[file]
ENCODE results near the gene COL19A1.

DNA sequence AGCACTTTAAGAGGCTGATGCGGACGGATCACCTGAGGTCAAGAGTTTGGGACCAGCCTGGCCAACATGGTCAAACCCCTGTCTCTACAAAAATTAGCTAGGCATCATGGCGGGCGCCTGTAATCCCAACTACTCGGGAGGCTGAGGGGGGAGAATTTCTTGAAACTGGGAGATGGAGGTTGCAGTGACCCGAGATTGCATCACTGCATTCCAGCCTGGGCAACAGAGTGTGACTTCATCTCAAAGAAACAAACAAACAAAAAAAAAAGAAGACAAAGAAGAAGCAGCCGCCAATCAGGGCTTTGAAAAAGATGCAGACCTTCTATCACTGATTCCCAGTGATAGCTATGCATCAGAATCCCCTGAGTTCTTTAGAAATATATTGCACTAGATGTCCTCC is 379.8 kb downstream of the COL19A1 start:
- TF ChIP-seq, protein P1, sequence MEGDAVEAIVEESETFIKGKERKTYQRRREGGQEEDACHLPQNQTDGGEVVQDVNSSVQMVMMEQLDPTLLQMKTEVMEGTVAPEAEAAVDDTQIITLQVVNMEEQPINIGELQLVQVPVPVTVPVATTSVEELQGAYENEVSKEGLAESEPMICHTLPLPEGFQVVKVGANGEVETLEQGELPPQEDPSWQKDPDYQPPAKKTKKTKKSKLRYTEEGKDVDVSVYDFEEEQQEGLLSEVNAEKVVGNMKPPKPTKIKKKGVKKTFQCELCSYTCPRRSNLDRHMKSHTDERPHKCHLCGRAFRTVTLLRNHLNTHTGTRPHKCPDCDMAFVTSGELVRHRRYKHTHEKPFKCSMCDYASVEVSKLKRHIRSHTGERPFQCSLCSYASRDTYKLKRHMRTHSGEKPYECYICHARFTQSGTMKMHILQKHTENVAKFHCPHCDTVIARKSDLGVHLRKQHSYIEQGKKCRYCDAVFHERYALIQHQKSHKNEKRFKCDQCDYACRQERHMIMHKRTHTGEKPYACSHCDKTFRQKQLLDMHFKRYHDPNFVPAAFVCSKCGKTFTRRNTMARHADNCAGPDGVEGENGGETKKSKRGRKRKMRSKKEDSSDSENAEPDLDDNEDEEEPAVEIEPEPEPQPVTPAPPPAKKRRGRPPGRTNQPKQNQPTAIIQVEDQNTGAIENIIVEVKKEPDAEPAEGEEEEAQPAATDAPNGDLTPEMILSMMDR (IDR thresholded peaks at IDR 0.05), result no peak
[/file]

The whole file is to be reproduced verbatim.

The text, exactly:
ENCODE results near the gene COL19A1.

DNA sequence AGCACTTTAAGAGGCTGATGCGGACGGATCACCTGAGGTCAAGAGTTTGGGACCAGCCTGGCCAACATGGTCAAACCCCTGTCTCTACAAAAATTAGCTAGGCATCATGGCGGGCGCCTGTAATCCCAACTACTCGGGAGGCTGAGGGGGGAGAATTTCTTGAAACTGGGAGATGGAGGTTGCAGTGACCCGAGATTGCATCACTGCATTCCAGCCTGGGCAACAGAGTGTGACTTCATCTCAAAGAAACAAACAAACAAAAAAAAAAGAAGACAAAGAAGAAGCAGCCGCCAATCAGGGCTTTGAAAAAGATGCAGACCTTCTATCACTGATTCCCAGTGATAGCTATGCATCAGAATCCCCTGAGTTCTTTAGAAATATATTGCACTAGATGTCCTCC is 379.8 kb downstream of the COL19A1 start:
- TF ChIP-seq, protein P1, sequence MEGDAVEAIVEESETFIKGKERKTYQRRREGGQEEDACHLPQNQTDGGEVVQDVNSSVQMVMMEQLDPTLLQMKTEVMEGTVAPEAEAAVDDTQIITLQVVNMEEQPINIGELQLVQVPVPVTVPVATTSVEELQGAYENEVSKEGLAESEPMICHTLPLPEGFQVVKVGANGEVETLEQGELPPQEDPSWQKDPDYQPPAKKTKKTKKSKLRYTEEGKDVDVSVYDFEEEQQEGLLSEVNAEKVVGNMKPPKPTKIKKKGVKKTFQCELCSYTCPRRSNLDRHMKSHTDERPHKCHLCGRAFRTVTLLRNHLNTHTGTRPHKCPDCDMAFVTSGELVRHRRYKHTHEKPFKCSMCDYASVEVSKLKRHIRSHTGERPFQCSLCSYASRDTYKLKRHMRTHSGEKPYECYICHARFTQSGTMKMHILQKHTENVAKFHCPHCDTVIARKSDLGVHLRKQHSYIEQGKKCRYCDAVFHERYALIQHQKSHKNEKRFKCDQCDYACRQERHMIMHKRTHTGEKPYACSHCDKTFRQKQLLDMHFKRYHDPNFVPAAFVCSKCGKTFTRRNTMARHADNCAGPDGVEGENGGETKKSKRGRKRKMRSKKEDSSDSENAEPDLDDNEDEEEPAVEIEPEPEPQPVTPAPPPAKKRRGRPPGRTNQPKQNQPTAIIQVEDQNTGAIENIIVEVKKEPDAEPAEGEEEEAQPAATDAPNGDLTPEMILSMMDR (IDR thresholded peaks at IDR 0.05), result no peak